How to clean your pillows, because they're full of dead bugs
Dust mites, dead skin, poop? Yeah, it's time to wash those things.
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You probably wash your bed sheets and pillowcases about once a week—on a rare occasion, maybe every two weeks. (If it’s any longer than that, we need to talk—especially if your pets sleep in the bed.) But has it ever occurred to you to wash your pillows?
Perhaps this tidbit will be the bit of encouragement you need: They’re grosser than you could possibly imagine. To put a finer point on it, they’re ideal breeding grounds for everything from dust mites to the flu.
One British study found that after two years, approximately one-third of a pillow’s weight contains dead skin, dust mites (which eat the dead skin), and droppings (poop from all those mites). Not to mention, it’s suspected that dust mites affect the majority of allergy sufferers—yikes!
It's not exactly a financially sound decision to buy new pillows every week. But take a look at a pillow’s care label and you might find some welcome news: While you can hand wash your pillows, you can likely throw them in the washing machine, too.
Experts recommend washing your pillows every six months to prolong the lifespan. Here's what you need to know:
How to wash pillows
First, check the wash instructions on your pillows’ tags to make sure they can be tossed in the washing machine. This will vary based on the material and even the manufacturer. (For instance, the Slumber Cloud down alternative pillow is A-OK in the washer, but the Brooklinen down alternative pillow is spot- or dry clean only, per the brand’s recommendation.)
Remove the pillowcase. (Ditto for the pillow protector that we hope you’re already using.)
Put your pillows in the washing machine. If you’ve got a top-loading machine, the trick is to wash at least two pillows at a time to keep the washer balanced.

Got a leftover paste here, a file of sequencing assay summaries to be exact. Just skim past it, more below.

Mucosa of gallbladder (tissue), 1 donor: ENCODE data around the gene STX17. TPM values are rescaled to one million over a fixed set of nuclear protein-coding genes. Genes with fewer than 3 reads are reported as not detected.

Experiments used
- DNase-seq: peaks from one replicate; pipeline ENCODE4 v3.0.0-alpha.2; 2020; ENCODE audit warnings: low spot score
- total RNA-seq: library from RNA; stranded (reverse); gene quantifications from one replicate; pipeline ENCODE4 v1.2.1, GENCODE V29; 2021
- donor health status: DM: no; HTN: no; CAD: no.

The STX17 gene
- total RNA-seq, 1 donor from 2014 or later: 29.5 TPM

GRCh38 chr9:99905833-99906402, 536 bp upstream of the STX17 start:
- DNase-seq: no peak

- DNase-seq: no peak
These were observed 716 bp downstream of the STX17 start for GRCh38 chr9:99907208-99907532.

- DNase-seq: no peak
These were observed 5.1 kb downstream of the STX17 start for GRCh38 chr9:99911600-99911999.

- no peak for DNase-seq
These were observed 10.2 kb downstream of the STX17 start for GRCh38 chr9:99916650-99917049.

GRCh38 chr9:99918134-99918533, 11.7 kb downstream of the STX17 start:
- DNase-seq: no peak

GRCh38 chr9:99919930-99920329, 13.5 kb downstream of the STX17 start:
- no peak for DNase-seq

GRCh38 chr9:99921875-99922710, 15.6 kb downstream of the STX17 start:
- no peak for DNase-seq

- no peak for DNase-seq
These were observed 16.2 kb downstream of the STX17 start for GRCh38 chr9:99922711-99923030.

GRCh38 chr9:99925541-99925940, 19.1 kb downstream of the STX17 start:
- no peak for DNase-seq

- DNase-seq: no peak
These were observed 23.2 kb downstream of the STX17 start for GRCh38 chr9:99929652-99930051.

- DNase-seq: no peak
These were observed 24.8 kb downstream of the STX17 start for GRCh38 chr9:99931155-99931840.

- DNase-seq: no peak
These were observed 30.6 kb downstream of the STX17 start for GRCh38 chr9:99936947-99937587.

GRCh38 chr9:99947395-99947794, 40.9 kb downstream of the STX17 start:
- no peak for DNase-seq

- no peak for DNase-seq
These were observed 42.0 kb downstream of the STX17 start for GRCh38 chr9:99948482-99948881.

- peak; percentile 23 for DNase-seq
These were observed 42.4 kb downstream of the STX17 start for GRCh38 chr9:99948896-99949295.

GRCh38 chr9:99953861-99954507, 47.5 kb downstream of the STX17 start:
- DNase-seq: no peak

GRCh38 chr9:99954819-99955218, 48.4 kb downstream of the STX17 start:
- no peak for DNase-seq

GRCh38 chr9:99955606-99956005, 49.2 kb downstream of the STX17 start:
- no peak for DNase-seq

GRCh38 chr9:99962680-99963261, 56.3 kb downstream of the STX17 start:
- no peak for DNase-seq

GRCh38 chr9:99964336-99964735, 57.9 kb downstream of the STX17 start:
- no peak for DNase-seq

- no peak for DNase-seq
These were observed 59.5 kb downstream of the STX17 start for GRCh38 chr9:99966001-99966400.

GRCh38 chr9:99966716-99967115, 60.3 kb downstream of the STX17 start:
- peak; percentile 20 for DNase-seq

Tumble dry on low heat. Wait till the pillows are completely dry before remaking your bed.
How to wash memory foam pillows
If you own a memory foam pillow, chances are you’ll have to stick to spot-cleaning. The process will be similar to cleaning a memory foam mattress.
Remove your memory foam pillow from the pillowcase.
Use a handheld vacuum to remove dust and other debris.
Tackle any stains with a lint-free cloth and gentle cleaning agent, such as baking soda or a diluted laundry soap solution.
Let the pillow air dry, checking that it’s not wet before placing it back on your bed. The material can trap moisture, which can lead to mold.
When is it time to buy new bed pillows?
No pillow is meant to last forever. Some stains won't wash out, and maybe your aching neck or sore back demands a change. Sleep experts suggest replacing a pillow every few years, however, this list of questions may be helpful in deciding when to upgrade:
Did you purchase your pillow more than two years ago?
Do your head and neck feel unsupported?
Do you wake up sneezing or congested every day?
Is the pillow losing its shape or lumpy?
Does your pillow have to be fluffed up for support?
If you fold the pillow in half, does it stay folded?
These are all signs to replace a pillow—and we've got several recommendations. Of course, your purchase will depend on your sleep position—for example, the best pillow for side sleepers isn’t necessarily the best pillow for stomach sleepers. Your budget and the material you’re after will factor in, too. But here are some of the best pillows we’ve tested.
We can’t say enough great things about the Coop Home Goods Original pillow. It’s overstuffed with a blended fill (shredded memory foam and microfiber), so you can tinker with the amount to find your ideal height. We also like that the brand says every part can be tossed in the washing machine. Coop recommends avoiding fabric softener and bleach, as well as fastening the zipper with a safety pin to contain the filling.
If you’re a back sleeper, we’d steer you toward the Leesa premium foam pillow. It’s lightweight yet firm and sinks in just a bit when you plop your head down at night. The cashmere-soft cover is machine-washable, though you’ll have to stick to spot-cleaning the actual foam pillow.
The Brooklinen down pillow comes in three firmness levels to accommodate different sleep positions. Spot-clean as needed, or take it to the dry cleaner. We’re also fans of Brooklinen’s 365-day return policy.
If you’re investing in a new pillow, pick up a pillow protector, too. It’ll help keep out sweat and drool—a good thing, as moisture can lead to various fungi. Our favorite is the Brooklinen pillow protector. It’s got a silky texture and, best of all, our tester didn’t even notice it under her pillowcase.
Prices were accurate at the time this article was published but may change over time.